JournalNeural Excitability, Synapses, and Glia

Synaptotagmin 2 Is the Fast Ca2+ Sensor at a Central Inhibitory Synapse

Synaptotagmin is identified as the calcium sensor in fast synapses. (c) IST Austria
  • Syt2 is the Ca2+ sensor of fast transmitter release at a cerebellar GABAergic synapse
  • Syt2 triggers transmitter release with faster time course than Syt1
  • Syt2 ensures faster replenishment of the readily releasable pool than Syt1
  • Syt2 is essential for fast feedforward inhibition in cerebellar microcircuits


GABAergic synapses in brain circuits generate inhibitory output signals with submillisecond latency and temporal precision. Whether the molecular identity of the release sensor contributes to these signaling properties remains unclear. Here, we examined the Ca2+ sensor of exocytosis at GABAergic basket cell (BC) to Purkinje cell (PC) synapses in cerebellum. Immunolabeling suggested that BC terminals selectively expressed synaptotagmin 2 (Syt2), whereas synaptotagmin 1 (Syt1) was enriched in excitatory terminals. Genetic elimination of Syt2 reduced action potential-evoked release to ∼10%, identifying Syt2 as the major Ca2+ sensor at BC-PC synapses. Differential adenovirus-mediated rescue revealed that Syt2 triggered release with shorter latency and higher temporal precision and mediated faster vesicle pool replenishment than Syt1. Furthermore, deletion of Syt2 severely reduced and delayed disynaptic inhibition following parallel fiber stimulation. Thus, the selective use of Syt2 as release sensor at BC-PC synapses ensures fast and efficient feedforward inhibition in cerebellar microcircuits.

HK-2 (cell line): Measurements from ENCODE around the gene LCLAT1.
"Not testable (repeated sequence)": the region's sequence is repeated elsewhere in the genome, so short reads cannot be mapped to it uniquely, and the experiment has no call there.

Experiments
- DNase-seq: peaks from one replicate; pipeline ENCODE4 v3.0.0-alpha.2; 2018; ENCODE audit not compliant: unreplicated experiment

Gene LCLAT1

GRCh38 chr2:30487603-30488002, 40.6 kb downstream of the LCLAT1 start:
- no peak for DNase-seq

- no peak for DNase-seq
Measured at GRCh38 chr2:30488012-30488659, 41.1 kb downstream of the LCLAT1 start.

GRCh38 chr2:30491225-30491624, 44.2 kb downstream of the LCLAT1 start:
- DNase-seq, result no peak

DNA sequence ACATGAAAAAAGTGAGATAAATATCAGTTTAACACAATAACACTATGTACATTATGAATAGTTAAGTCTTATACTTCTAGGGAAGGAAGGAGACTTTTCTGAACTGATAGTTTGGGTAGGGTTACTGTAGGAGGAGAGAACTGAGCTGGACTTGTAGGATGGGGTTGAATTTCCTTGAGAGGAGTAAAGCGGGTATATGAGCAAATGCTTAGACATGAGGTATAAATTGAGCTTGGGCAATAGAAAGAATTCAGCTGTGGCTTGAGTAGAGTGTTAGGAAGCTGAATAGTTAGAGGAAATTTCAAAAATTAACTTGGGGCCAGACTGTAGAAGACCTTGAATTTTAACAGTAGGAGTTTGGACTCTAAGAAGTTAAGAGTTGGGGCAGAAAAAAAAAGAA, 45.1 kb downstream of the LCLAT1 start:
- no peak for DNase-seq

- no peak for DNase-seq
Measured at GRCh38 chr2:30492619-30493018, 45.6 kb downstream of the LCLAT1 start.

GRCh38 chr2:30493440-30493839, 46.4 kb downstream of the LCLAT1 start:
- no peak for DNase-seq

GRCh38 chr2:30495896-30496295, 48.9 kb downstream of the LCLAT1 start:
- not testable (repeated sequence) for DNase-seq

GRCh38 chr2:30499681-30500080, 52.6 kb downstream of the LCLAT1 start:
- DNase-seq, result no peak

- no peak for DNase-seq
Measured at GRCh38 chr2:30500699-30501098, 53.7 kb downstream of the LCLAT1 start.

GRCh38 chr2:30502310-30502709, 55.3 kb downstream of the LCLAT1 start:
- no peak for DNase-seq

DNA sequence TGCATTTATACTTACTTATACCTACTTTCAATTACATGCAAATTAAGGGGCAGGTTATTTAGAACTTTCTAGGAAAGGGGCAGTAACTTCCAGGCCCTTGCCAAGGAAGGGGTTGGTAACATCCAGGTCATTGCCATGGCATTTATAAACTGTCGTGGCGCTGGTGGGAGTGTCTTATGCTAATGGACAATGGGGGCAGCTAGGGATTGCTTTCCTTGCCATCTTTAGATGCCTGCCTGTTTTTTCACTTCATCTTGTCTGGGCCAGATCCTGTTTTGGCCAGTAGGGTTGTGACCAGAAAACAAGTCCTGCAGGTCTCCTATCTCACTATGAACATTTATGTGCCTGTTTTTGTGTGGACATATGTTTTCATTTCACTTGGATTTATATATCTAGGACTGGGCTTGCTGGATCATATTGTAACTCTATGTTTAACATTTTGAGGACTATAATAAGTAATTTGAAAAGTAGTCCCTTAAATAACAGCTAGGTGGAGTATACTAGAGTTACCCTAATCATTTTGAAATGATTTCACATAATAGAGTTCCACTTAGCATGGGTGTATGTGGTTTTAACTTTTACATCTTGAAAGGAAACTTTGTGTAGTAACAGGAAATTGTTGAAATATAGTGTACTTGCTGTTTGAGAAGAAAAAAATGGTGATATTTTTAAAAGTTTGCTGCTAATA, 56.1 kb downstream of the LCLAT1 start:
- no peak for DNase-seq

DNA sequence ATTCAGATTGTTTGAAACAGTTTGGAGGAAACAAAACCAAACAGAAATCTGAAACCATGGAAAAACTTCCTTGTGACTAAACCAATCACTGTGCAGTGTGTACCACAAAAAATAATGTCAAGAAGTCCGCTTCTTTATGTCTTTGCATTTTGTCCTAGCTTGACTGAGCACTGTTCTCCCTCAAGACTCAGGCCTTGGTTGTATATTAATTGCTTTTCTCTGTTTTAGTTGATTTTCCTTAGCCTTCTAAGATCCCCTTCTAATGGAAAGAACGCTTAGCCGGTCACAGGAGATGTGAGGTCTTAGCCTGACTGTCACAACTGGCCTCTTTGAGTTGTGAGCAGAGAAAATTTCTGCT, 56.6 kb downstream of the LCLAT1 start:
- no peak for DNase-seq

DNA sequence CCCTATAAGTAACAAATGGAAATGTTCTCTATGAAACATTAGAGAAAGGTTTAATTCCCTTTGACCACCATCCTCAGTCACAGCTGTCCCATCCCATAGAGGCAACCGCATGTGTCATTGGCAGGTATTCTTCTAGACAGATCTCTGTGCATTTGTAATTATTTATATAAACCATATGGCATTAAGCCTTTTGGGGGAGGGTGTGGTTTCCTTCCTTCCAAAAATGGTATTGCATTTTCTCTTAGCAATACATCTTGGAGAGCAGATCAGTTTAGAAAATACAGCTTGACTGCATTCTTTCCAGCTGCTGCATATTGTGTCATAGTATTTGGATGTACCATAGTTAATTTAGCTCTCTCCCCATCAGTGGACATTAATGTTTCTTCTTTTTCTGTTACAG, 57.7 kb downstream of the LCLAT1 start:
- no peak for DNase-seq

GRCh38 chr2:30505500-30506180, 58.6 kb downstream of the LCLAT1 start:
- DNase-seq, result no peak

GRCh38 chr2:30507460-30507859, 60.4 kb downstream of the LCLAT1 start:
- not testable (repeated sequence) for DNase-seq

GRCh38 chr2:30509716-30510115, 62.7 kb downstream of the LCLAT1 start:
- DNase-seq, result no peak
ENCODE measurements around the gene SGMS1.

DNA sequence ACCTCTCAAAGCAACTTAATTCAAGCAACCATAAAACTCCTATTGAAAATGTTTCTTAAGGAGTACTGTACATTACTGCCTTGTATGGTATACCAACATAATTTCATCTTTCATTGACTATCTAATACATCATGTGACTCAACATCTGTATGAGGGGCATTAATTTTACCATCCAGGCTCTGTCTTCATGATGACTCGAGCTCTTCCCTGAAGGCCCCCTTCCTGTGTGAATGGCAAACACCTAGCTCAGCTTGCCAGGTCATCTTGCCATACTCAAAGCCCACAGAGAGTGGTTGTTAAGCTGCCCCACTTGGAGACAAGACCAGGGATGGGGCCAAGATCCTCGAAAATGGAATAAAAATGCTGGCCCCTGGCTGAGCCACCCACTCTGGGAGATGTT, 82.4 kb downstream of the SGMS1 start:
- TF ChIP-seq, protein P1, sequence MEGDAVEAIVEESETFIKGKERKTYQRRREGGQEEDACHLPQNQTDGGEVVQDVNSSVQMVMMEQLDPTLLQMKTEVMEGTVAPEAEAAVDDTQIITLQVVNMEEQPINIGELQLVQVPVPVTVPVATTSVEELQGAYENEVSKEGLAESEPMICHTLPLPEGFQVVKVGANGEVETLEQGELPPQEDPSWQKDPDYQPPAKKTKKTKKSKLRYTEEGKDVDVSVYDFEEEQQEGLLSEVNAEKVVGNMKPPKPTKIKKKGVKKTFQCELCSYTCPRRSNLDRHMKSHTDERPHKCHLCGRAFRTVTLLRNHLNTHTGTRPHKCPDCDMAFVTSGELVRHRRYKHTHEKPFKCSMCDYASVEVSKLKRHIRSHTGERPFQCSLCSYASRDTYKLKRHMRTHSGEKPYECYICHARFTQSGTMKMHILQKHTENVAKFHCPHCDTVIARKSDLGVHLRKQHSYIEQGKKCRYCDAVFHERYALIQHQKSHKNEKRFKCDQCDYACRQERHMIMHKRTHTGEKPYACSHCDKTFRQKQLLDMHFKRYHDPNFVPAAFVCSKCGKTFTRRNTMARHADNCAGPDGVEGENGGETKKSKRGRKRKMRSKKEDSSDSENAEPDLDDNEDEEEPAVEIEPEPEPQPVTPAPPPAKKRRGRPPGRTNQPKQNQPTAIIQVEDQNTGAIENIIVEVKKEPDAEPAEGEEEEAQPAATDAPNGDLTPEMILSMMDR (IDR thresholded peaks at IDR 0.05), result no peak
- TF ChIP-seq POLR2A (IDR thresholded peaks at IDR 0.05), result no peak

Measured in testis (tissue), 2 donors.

Chen, C., Arai, I., Satterfield, R., Jr, S.M.Y., and Jonas, P. (2017). Synaptotagmin 2 Is the Fast Ca2+ Sensor at a Central Inhibitory Synapse. Cell Reports 18, 723–736.